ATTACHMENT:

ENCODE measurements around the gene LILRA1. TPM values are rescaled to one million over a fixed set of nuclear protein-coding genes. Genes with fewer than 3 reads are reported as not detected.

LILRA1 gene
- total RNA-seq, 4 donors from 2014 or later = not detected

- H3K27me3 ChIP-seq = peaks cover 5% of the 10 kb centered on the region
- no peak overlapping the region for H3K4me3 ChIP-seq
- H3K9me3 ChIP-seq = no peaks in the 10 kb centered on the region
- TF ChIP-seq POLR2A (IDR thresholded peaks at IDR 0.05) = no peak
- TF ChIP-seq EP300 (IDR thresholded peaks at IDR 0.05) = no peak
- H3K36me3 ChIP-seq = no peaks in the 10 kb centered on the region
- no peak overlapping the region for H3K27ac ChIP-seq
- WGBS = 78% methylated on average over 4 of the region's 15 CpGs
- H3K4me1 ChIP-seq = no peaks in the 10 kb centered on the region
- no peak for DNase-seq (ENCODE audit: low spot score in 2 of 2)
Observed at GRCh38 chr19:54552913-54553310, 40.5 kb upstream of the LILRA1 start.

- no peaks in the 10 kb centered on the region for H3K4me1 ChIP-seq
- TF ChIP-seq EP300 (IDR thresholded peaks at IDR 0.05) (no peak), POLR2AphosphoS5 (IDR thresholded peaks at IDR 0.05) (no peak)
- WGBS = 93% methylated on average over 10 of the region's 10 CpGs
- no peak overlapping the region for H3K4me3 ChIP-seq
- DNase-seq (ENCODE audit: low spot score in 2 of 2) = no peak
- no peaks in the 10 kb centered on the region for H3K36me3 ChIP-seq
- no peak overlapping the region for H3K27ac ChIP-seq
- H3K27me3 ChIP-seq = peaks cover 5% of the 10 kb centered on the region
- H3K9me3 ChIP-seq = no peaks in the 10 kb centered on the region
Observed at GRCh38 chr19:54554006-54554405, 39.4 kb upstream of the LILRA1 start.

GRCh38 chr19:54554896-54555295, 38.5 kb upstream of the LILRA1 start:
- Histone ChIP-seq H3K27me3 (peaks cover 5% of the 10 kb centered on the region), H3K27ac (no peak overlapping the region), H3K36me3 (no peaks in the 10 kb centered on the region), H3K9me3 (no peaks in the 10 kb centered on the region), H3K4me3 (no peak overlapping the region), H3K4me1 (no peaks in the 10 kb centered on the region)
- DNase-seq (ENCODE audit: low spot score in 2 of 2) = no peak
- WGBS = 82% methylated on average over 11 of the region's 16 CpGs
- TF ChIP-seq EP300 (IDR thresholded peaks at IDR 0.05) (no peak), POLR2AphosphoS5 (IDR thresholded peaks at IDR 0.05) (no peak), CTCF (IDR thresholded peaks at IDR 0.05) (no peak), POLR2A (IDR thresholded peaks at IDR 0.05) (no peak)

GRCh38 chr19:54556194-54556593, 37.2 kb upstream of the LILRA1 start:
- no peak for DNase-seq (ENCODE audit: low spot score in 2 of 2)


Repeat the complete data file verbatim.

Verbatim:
ENCODE measurements around the gene LILRA1. TPM values are rescaled to one million over a fixed set of nuclear protein-coding genes. Genes with fewer than 3 reads are reported as not detected.

LILRA1 gene
- total RNA-seq, 4 donors from 2014 or later = not detected

- H3K27me3 ChIP-seq = peaks cover 5% of the 10 kb centered on the region
- no peak overlapping the region for H3K4me3 ChIP-seq
- H3K9me3 ChIP-seq = no peaks in the 10 kb centered on the region
- TF ChIP-seq POLR2A (IDR thresholded peaks at IDR 0.05) = no peak
- TF ChIP-seq EP300 (IDR thresholded peaks at IDR 0.05) = no peak
- H3K36me3 ChIP-seq = no peaks in the 10 kb centered on the region
- no peak overlapping the region for H3K27ac ChIP-seq
- WGBS = 78% methylated on average over 4 of the region's 15 CpGs
- H3K4me1 ChIP-seq = no peaks in the 10 kb centered on the region
- no peak for DNase-seq (ENCODE audit: low spot score in 2 of 2)
Observed at GRCh38 chr19:54552913-54553310, 40.5 kb upstream of the LILRA1 start.

- no peaks in the 10 kb centered on the region for H3K4me1 ChIP-seq
- TF ChIP-seq EP300 (IDR thresholded peaks at IDR 0.05) (no peak), POLR2AphosphoS5 (IDR thresholded peaks at IDR 0.05) (no peak)
- WGBS = 93% methylated on average over 10 of the region's 10 CpGs
- no peak overlapping the region for H3K4me3 ChIP-seq
- DNase-seq (ENCODE audit: low spot score in 2 of 2) = no peak
- no peaks in the 10 kb centered on the region for H3K36me3 ChIP-seq
- no peak overlapping the region for H3K27ac ChIP-seq
- H3K27me3 ChIP-seq = peaks cover 5% of the 10 kb centered on the region
- H3K9me3 ChIP-seq = no peaks in the 10 kb centered on the region
Observed at GRCh38 chr19:54554006-54554405, 39.4 kb upstream of the LILRA1 start.

GRCh38 chr19:54554896-54555295, 38.5 kb upstream of the LILRA1 start:
- Histone ChIP-seq H3K27me3 (peaks cover 5% of the 10 kb centered on the region), H3K27ac (no peak overlapping the region), H3K36me3 (no peaks in the 10 kb centered on the region), H3K9me3 (no peaks in the 10 kb centered on the region), H3K4me3 (no peak overlapping the region), H3K4me1 (no peaks in the 10 kb centered on the region)
- DNase-seq (ENCODE audit: low spot score in 2 of 2) = no peak
- WGBS = 82% methylated on average over 11 of the region's 16 CpGs
- TF ChIP-seq EP300 (IDR thresholded peaks at IDR 0.05) (no peak), POLR2AphosphoS5 (IDR thresholded peaks at IDR 0.05) (no peak), CTCF (IDR thresholded peaks at IDR 0.05) (no peak), POLR2A (IDR thresholded peaks at IDR 0.05) (no peak)

GRCh38 chr19:54556194-54556593, 37.2 kb upstream of the LILRA1 start:
- no peak for DNase-seq (ENCODE audit: low spot score in 2 of 2)